Question: Truly Parallel Blasts With Blast+
7
gravatar for Eric Normandeau
6.3 years ago by
Quebec, Canada
Eric Normandeau10k wrote:

Hi,

I find myself once again having to run blast+ programs to blast large amounts of sequences (100,000+) on swissprot, refseq, nr, etc.

blast+ can use multiple cores, but the way it is implemented means that when using multiple cores, cores that terminate their calculation earlier have to wait for the longer calculations before getting new work to do. On 8-16 cores, it means that the processors are idle 2/3+ of the time.

I am thinking of implementing something to solve this problem where a master program would call the blast program on single sequences, launch new blasts as the processors get free, and keep track of the order in which the results should go to combine them. Since the database is cached the first time it is used, I think the overhead of launching a new blast command each time should be minimal. Dealing with some of the formats may end up being somewhat painful (format 0, for example), but for tabular formats (ex: 6), this should be pretty trivial.

The only other alternative I have at the moment is to split the sequence file into n smaller files and run n blasts. I would like to have a solution where all there is to do is to launch a single command, for example:

parallel_blast.py blastp [options] input_file

Before I do that, however, I would like to know if anybody is aware of an existing solution to that problem. I browsed the other blast posts on the forum and am already doing most of the possible suggestions in there. This is not a very difficult problem, but if somebody already produced a quality solution, I'd rather use it than hack something ugly to solve it.

parallel blast+ • 10.0k views
ADD COMMENTlink modified 5.5 years ago by Jeremy Leipzig18k • written 6.3 years ago by Eric Normandeau10k
3

How about this GNU Parallel - parallelize serial command line programs without changing them imo the best tutorial on biostar at the moment. Also shows how to split records.

ADD REPLYlink written 6.3 years ago by Michael Dondrup46k

Thank you Michael. I didn't remember a blast example in there. I will certainly try that. Want to add this comment as an answer? If it works well for me I'll be able to mark it as the correct answer.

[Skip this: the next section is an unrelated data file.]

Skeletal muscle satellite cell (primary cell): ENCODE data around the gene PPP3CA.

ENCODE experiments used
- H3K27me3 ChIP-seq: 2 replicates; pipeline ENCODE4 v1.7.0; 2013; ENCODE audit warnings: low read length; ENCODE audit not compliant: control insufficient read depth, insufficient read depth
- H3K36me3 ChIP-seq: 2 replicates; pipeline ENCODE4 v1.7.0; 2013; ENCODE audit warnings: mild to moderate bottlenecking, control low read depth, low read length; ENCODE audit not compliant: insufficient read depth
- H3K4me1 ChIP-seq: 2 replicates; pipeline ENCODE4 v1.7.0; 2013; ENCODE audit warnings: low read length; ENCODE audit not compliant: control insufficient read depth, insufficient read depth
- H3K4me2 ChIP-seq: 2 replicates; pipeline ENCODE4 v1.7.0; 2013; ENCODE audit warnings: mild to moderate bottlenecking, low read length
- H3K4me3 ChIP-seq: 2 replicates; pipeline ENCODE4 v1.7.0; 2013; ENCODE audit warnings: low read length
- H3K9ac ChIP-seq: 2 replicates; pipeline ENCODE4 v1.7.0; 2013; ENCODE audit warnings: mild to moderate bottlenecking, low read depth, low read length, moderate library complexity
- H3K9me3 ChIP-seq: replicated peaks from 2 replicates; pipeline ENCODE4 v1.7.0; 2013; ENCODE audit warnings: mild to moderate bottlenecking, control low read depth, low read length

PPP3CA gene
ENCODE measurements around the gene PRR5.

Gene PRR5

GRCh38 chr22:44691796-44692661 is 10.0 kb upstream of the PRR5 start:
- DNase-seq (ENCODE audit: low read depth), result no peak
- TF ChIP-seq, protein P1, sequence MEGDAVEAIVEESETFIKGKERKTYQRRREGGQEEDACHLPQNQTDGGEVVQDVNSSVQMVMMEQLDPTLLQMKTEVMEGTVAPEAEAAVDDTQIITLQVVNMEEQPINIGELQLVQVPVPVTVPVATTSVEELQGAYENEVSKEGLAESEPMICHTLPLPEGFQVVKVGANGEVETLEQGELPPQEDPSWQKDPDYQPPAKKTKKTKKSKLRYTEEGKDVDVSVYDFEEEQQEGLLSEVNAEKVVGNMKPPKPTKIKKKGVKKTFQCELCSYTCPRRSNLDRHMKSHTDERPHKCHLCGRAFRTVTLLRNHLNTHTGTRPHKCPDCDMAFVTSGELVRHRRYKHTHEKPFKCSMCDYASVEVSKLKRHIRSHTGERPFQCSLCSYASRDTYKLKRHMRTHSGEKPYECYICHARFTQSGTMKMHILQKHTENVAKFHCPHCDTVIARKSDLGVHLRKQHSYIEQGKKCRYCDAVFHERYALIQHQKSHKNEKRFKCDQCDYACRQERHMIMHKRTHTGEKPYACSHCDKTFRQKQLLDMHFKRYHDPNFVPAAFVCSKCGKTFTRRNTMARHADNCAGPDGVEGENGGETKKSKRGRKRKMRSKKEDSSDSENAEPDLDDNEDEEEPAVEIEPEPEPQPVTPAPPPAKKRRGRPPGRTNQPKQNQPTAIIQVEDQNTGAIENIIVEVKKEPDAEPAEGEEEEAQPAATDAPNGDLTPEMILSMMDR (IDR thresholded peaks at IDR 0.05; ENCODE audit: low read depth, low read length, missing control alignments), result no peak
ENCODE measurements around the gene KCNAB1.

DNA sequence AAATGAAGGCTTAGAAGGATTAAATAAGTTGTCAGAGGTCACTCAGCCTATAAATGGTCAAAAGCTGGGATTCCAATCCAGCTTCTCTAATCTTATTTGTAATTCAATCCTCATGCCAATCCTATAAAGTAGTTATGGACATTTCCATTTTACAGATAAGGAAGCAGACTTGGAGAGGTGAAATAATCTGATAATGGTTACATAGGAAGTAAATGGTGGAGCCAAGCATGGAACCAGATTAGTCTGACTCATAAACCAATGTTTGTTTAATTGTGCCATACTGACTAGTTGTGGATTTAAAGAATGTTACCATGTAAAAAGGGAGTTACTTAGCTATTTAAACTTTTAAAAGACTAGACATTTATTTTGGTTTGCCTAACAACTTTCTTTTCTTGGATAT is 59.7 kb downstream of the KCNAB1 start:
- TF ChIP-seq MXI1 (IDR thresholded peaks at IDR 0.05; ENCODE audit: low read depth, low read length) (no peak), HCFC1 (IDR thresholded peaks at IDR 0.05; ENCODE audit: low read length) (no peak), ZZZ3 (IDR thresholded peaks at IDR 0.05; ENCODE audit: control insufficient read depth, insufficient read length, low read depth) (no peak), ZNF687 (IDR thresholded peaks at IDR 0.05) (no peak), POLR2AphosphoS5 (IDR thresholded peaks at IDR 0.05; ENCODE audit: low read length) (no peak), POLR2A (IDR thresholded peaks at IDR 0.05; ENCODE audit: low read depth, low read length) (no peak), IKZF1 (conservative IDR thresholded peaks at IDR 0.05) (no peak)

ADD REPLYlink written 6.3 years ago by Eric Normandeau10k
4
gravatar for Michael Dondrup
6.3 years ago by
Bergen, Norway
Michael Dondrup46k wrote:

According to this tutorial: GNU Parallel - parallelize serial command line programs without changing them the examples under "Running Blast on multiple machines" should do what you want, haven't tested myself, but it looks like the source is very good

In particular:

  cat 1gb.fasta | parallel --block 100k --recstart '>' --pipe blastp -evalue 0.01 -outfmt 6 -db db.fa -query - > results

should do what you want. Blocksize might be something to experiment with. Invoking a blast process for each single or only few sequence might have too high overhead for program start and database loading.

I do not know how good the error handling is, but it is important to keep track of processes crashing, which can still happen with blast+. Another issue might be that you will get multiple Blast headers if using the default output format.

ADD COMMENTlink modified 6.3 years ago • written 6.3 years ago by Michael Dondrup46k
1

Finally had time to try it. Works like a charm. It does output multiple headers though, one per block treated. For some of the output formats, it makes no difference and for the other, it has no importance for what I want to do. Thanks!